Benjamin, Aaronson, Edinger & Patanzo, P.A.

Oakland Park votes on new Adult Entertainment Ordinance

On July 21, 2004, the City of Oakland Park was poised to pass its new Adult Entertainment Ordinance.  The Commission had passed the Ordinance on its first reading two weeks earlier and it was anticipated that again the Commission would pass the Ordinance thereby making it law in the City of Oakland Park.  However, at the meeting of July 21, 2004, Commissioners, after being presented with both sides of the argument for and against the Ordinance, decided to table it until a September meeting.  The rationale for this decision was that Commissioners wanted more time to weigh the pros and cons of adult entertainment and the studies presented to them before they passed the Ordinance.

    The Oakland Park City Commissioners were well-aware that had they passed the Ordinance, that Federal lawsuits challenging its constitutionality would have quickly been filed.  The Ordinance is quite draconian in its regulations.  The new Ordinance would require clubs to be closed between midnight and 6:00 a.m.; there would be no sale or consumption of alcohol on the premises; full nudity would not be allowed any longer; dancers would be required to remain at least six feet away from patrons and be on stages eighteen inches off the floor; and businesses would be prohibited from being within 800 feet of a church, child care center, school, park or another adult entertainment business.  There also would be licensing of dancers and establishments requiring various fees.  Whether the Ordinance gets passed in September or not is totally up for speculation, but since the City of Oakland Park has had little trouble with the former “Pure Platinum” and now “Spearmint Rhino Club”, the City would be hard-pressed to justify the need for this Ordinance.

    The City of Oakland Park is not the only local city that has been involved in the passage or non-passage of ordinances involving adult clubs.  The City of Miami Beach in a 4-3 decision just recently voted down a proposed ordinance that would allow nude club within the city to serve alcohol.  Currently, Miami Beach City Code does not allow nudity and alcohol to mix.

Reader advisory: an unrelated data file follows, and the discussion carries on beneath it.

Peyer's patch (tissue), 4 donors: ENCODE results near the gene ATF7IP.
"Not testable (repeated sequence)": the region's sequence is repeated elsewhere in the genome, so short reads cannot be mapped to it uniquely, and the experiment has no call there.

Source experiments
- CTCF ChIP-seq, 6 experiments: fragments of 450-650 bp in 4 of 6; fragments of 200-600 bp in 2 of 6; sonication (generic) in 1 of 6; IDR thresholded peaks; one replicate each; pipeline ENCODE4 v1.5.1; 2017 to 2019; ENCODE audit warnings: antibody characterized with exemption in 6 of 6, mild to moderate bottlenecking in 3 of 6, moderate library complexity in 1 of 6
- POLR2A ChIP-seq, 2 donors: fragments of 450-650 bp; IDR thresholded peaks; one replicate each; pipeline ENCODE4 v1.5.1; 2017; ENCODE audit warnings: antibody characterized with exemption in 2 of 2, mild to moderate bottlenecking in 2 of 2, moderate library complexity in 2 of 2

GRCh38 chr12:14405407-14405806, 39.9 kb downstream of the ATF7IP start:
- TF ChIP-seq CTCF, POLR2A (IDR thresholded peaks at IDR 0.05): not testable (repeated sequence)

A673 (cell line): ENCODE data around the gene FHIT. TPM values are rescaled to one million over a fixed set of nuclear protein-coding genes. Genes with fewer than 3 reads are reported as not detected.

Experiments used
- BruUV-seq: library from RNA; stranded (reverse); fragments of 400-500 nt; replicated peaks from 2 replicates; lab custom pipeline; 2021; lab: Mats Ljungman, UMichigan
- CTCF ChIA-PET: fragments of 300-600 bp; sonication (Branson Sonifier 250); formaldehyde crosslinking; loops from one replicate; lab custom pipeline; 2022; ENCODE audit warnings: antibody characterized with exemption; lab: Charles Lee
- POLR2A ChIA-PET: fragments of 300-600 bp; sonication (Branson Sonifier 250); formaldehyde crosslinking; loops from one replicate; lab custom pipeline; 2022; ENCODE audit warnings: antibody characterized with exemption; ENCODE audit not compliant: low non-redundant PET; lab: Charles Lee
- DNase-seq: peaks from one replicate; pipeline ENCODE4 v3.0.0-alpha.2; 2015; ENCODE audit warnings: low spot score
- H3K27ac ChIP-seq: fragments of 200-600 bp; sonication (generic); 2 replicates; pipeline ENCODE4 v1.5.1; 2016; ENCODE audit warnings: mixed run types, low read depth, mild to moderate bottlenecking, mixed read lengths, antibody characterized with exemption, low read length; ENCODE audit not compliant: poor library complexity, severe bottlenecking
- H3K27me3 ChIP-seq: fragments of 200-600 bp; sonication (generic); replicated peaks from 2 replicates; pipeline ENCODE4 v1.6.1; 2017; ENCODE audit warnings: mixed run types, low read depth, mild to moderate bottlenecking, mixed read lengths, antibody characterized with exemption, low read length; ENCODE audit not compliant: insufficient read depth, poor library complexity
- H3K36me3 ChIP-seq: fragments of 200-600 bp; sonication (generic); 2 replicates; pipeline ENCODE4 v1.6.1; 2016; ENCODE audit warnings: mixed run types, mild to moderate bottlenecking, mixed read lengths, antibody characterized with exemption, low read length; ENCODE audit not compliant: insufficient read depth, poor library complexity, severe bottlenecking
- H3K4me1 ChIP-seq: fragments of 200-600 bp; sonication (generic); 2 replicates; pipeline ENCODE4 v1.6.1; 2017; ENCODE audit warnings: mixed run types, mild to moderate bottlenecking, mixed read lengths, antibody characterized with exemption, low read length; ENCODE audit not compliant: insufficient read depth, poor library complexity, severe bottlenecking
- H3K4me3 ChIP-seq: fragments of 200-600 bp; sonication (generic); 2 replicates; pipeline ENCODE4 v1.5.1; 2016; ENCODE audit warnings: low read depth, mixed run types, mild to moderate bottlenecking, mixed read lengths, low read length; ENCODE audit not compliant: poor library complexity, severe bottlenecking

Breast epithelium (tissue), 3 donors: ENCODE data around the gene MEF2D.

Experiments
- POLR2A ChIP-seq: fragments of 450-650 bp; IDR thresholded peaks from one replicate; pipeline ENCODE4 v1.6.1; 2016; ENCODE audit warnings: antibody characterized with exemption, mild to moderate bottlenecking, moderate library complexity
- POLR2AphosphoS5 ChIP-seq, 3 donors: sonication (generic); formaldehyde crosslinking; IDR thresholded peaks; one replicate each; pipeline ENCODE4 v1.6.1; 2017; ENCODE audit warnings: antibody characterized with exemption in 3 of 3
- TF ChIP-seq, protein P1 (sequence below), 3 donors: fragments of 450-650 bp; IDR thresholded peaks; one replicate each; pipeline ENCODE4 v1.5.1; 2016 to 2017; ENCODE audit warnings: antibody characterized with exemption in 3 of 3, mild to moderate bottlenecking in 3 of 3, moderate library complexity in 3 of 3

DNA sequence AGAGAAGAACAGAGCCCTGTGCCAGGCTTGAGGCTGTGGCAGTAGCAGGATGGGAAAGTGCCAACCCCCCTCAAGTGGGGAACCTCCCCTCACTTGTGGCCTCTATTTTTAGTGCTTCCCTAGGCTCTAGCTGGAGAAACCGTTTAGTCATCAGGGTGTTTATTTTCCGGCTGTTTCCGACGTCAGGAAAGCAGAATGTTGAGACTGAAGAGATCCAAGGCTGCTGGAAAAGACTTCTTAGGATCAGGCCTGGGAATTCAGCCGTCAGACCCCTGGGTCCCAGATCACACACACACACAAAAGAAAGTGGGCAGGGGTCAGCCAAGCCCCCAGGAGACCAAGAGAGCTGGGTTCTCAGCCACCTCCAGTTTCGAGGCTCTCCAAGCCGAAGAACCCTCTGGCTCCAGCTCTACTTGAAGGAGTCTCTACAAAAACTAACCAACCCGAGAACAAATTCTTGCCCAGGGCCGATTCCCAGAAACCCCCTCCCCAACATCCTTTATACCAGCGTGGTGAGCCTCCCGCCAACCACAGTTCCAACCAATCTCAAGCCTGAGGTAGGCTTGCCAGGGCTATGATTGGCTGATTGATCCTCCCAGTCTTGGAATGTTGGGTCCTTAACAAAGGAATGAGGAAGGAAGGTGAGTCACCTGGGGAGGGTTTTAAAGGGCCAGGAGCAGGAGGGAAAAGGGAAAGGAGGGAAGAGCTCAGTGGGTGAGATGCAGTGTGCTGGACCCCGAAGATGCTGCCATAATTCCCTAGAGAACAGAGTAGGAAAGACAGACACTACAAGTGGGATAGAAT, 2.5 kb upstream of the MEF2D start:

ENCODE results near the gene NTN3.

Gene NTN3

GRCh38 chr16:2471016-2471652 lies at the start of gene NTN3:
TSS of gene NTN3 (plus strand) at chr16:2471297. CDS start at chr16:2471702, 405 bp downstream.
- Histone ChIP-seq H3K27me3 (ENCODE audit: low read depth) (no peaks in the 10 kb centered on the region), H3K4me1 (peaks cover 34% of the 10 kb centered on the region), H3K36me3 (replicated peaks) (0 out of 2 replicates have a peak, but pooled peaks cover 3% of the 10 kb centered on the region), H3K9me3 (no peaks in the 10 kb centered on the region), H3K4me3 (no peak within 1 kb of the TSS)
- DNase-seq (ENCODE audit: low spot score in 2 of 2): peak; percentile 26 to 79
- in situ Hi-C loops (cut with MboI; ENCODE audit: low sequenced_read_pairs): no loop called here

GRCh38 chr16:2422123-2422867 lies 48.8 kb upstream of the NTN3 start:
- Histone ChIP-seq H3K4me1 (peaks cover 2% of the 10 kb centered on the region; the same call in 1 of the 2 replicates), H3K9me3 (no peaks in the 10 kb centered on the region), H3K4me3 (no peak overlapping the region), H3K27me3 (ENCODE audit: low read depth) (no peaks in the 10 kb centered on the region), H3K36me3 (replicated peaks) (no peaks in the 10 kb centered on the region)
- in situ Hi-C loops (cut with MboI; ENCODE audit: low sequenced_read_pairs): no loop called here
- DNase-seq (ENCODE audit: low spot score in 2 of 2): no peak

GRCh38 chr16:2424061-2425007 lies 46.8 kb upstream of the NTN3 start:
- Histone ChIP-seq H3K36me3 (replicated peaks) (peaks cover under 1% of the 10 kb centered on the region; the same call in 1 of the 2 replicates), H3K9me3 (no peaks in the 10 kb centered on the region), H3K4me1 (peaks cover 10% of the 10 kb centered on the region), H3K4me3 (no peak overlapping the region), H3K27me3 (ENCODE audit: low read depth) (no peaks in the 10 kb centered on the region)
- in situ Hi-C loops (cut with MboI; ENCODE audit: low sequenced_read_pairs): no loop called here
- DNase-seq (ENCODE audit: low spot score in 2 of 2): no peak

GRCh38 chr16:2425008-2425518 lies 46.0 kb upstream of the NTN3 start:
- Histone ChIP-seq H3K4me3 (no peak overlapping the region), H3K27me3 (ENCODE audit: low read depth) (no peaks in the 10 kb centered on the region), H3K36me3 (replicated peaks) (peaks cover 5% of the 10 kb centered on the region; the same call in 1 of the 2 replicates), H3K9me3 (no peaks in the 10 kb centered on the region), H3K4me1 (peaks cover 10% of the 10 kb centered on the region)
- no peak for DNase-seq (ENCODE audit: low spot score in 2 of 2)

The 4-3 vote was somewhat surprising as the City had passed this Ordinance 5-2 on its first reading.  At the commission meeting in July, the vote was 3-3 when Mayor David Dormer cast the deciding vote against the ordinance.  Reports have it that the City Commission chambers were packed with people against the ordinance.  Apparently, one of the City Commissioner’s wives who was against the ordinance, rallied her supporters to be present at the meeting.

    The supposed rationale for the defeat of the ordinance was that the combination of alcohol and nudity would cause adverse secondary effects.  Those opposed to the ordinance contended that the only nude club on the beach, “Club Madonna”, caused adverse secondary effects such as prostitution, crimes, and the lessening of property values.      However, the City of Miami Beach Police Chief was more than willing to testify and has been quoted as saying that “Club Madonna” does not in fact cause crime or cause the city any problems.  He further contends that prostitution and crimes are more related to the Miami Beach Convention Center.  As to the lessening of property values, the surrounding area around “Club Madonna” is going through a revitalization, with new buildings and businesses fighting to get in.  In fact, a Marriott Courtyard has opened up across the street.  Obviously, “Club Madonna” has not lowered property values one bit.

    For those of you who have been following the “Hustler of Hollywood” saga with the City of Fort Lauderdale, “Hustler of Hollywood” is scheduled to have its grand opening on August 3, 2004.  All the permitting problems, sign problems, and other obstacles that were put in the way of “Hustler of Hollywood” have been overcome and it looks like “Hustler of Hollywood” stands to be a fixture in Fort Lauderdale for many years to come.

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